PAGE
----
May 2, 2019
UCR Research and Economic Development Newsletter
Gillian Wilson
Senior Associate Vice Chancellor for Research and Economic Development
Grant Opportunity Search:
In this Newsletter
  • Early CAREER Submissions
  • UC LFRP Quantum Information Science Research Workshop - May 8
  • Nominate Your Gene for Enrollment in the NIH KOMP2 Project at UC Davis
  • Funding Opportunities: Volunteers and vulnerable communities at the center of Gov. Newsom's Strategy to ready California for disaster
  • Limited: Basic Research Program for Historically Black Colleges and Universities and Minority-Serving Institutions (HBCU/MI)
  • Limited: Pew Scholars Program in the Biomedical Sciences
  • M87 Giant Elliptical Galaxy
Early CAREER Submissions
If you are applying for an NSF CAREER award and you finish a complete draft and submit it to by June 20th (midnight), RED will hold a review panel on July 2 and get you prompt feedback. 

As incentive for finishing early, RED will support your research/travel with:
  • $500 for first time submission
  • $250 for resubmission if you include the reviews of your prior submission and a summary of how you HAVE already modified the proposal

If you have reviewed for the NSF program and would like to serve as reviewer on the CAREER panel,, send email to , Panelists will review 5-8 CAREER proposals, get a free lunch, and $1000 in a research fund.

Here are some UCR specific resources for CAREER
UC LFRP Quantum Information Science Research Workshop - May 8
The UC Laboratory Fees Research Program (LFRP) has identified Quantum Information Science (QIS) as one of the priority topics for 2019. The UC Quantum Information Science Research Workshop will provide networking opportunities for UC faculty and national lab researchers to come together with a view to developing joint proposals for the 2020 UC Laboratory Fees Research Program . We expect the workshop to facilitate the formation of teams, but attendance is not a requirement for submitting a proposal to the LFRP. The LFRP solicitation includes the following topics under QIS: research advancing quantum information theory, experimentation, algorithms, and applications, and development of novel materials and devices.
Space is limited to 70 seats total, divided across the UC campuses and national labs, so please register as soon as possible. 

The registration link for UC Riverside is:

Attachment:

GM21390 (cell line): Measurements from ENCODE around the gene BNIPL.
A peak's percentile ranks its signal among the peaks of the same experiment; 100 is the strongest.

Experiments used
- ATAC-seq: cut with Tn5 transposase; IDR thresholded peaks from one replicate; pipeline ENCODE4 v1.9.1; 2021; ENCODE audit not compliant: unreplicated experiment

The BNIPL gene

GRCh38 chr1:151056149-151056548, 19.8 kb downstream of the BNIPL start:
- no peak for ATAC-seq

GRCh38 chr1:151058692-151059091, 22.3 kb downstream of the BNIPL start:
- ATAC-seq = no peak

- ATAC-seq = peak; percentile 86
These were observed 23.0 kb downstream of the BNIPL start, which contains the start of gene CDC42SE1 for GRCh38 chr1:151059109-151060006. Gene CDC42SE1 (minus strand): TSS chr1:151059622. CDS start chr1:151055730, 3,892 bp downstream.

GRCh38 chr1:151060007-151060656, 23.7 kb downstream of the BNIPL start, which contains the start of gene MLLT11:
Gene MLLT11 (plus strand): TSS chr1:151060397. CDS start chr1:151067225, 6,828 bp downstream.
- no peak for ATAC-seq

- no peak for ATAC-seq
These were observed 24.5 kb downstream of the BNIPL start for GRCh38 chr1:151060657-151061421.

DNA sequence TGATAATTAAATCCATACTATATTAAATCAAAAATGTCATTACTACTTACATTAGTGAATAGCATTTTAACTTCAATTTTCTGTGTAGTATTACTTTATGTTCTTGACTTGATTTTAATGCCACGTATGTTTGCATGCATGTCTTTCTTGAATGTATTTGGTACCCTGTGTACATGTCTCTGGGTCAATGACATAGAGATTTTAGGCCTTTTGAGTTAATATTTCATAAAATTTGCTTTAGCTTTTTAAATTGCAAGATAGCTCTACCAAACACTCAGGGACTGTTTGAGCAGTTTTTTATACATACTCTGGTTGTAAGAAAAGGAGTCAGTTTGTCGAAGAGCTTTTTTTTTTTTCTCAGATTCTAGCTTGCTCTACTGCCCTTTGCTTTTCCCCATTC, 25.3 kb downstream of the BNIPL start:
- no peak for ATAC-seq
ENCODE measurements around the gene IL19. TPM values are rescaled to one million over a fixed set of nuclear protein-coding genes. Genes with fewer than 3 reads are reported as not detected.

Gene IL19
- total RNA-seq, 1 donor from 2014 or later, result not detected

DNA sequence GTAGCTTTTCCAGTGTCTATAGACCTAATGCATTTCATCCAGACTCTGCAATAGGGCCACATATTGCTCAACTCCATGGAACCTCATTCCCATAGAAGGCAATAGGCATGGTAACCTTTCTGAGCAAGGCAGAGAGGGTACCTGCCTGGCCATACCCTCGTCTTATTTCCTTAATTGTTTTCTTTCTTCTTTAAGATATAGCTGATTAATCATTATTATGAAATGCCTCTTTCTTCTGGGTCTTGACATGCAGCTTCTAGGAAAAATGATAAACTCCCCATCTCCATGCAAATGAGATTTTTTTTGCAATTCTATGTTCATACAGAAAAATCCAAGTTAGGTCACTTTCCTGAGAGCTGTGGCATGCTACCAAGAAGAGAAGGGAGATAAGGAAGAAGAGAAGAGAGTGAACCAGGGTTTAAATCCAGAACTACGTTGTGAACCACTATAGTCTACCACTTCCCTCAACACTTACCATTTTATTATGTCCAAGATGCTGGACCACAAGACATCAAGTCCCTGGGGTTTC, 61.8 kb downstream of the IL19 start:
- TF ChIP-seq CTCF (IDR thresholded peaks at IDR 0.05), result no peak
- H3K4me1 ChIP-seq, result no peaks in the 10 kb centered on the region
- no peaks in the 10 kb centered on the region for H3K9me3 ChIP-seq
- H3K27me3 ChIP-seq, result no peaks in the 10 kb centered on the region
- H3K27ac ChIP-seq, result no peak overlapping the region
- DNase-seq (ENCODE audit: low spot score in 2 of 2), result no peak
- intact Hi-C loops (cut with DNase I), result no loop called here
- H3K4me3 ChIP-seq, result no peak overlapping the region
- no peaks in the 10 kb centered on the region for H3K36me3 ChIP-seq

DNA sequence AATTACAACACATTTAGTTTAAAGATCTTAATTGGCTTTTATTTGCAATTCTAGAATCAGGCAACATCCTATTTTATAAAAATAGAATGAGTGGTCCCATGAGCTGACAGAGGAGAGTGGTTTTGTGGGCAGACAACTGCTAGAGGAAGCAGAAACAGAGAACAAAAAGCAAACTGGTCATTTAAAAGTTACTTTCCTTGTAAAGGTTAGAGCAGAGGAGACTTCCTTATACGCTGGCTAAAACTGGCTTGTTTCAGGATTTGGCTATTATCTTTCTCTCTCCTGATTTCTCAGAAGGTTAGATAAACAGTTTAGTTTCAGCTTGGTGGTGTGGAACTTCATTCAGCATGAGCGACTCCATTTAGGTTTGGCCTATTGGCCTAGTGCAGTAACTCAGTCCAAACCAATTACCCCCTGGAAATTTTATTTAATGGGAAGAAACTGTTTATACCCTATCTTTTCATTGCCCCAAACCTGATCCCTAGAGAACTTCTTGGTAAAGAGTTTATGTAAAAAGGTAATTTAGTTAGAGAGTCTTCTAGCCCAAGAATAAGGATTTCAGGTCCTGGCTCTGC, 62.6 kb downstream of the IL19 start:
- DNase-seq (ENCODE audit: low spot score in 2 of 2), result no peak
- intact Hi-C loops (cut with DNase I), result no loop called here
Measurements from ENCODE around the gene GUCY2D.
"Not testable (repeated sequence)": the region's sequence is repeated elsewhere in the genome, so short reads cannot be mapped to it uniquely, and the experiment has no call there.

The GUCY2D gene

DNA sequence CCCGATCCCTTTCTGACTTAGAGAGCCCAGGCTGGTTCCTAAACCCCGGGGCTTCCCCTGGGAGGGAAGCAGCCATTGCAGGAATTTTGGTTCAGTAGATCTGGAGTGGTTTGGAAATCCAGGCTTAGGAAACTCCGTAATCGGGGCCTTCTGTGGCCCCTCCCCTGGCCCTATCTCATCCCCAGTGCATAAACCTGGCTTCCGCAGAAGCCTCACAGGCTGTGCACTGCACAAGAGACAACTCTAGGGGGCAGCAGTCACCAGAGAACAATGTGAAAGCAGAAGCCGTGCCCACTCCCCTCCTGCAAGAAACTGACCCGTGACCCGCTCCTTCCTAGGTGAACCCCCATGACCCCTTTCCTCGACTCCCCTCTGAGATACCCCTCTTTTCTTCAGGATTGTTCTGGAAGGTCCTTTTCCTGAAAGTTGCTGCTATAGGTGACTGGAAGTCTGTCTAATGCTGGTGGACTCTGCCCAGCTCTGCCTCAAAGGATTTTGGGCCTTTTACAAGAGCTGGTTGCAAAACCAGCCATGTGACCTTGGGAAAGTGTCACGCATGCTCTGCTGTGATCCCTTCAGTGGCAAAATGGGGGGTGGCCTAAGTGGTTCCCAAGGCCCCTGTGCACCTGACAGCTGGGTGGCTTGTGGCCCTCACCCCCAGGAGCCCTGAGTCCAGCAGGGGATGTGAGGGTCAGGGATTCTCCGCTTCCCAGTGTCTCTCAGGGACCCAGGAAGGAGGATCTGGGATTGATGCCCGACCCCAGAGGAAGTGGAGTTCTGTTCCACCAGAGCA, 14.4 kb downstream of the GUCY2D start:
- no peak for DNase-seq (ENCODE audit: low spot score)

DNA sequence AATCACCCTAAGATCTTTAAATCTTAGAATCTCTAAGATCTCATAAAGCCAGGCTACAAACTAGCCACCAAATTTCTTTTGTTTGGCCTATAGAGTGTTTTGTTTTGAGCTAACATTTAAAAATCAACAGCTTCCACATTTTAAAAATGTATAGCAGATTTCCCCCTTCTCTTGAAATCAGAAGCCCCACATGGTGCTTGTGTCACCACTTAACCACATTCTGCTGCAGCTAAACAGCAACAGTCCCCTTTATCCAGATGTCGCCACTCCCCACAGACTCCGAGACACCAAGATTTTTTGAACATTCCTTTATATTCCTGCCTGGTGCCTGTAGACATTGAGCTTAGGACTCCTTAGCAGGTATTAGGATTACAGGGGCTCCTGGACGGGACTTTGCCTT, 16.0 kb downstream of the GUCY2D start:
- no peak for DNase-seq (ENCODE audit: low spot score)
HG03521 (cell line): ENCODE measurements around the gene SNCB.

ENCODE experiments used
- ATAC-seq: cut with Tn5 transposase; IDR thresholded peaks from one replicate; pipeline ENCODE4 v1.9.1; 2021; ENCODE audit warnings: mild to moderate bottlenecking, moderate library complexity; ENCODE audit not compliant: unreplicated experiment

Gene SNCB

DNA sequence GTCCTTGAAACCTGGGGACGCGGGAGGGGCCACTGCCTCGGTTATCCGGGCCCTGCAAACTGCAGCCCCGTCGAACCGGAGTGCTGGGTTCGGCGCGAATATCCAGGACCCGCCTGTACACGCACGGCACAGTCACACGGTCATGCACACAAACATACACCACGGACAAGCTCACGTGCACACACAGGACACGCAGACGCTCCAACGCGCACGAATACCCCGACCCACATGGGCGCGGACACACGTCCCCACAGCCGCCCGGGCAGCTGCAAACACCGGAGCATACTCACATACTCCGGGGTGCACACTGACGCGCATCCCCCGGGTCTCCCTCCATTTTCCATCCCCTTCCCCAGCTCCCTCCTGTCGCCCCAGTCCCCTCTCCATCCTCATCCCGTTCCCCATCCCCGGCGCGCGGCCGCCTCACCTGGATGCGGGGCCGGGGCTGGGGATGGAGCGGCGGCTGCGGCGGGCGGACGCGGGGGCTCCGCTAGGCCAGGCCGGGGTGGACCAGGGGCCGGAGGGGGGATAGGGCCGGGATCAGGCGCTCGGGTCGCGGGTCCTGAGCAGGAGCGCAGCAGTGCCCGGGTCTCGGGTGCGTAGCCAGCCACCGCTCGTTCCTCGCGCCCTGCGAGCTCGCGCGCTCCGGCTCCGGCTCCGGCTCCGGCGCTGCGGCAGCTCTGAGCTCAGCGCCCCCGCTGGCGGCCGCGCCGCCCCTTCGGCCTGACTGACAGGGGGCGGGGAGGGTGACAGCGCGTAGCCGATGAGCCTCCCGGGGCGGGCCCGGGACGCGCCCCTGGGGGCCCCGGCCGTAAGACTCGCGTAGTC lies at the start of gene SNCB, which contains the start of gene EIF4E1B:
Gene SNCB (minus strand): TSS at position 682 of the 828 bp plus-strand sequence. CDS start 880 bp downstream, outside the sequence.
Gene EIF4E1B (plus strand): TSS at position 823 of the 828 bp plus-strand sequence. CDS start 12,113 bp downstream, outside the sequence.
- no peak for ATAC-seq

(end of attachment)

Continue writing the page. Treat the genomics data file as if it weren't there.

This workshop is organized by representatives from UC Berkeley and UCLA, in collaboration with Los Alamos (LANL) and Lawrence Livermore (LLNL) National Laboratories.

Draft agenda, May 8, 2019:
8:30   Coffee/breakfast available
9:00   Introduction, goals, program logistics (UCOP and UCB representatives)
9:15   LLNL and LANL present their capabilities, gaps, and future directions; audience questions
10:15  Break
10:30  Lightning talks and discussion of emerging themes
12:30  Lunch (define breakout group topics)
1:30   Breakout groups along main topics to facilitate team formation and proposal idea development
3:45   Break
4:00   Summaries from breakouts and discussion of next steps
5:00   End
UC Berkeley is hosting this event at its Clark Kerr campus, located a few minutes drive southeast of the main Berkeley campus. 
More details about location, directions and parking will be made available to registered participants.

The workshop organizers expect to be able to provide at least partial travel reimbursement for flights, mileage, and hotel costs for some workshop attendees, pending funding from the UC Office of the President. The organizing committee will follow up with individual attendees who indicate with their registration their interest in reimbursement on their registration form.

Participants will have to make their own travel and hotel arrangements. Some hotel options in the immediate UC Berkeley area include:

Please contact Dave Trinkle at if you have any questions about this workshop.
Nominate Your Gene for Enrollment in the NIH KOMP2 Project at UC Davis
We still have open slots for nominations!

We'd like to hear what knockout you'd be interested in... at no cost to you! Provided through the UC Davis Mouse Biology Program (MBP), the NIH Knockout Mouse Production and Phenotyping (KOMP2) project is still accepting gene nominations for knockout production and comprehensive phenotyping.

We have nomination slots left for ~25 genes… with a focus on genes for which little is known, but the potential for important discoveries is high (the gene you nominate should not already be available as a mouse, such as in the MMRRC or another repository, and should have a human ortholog.)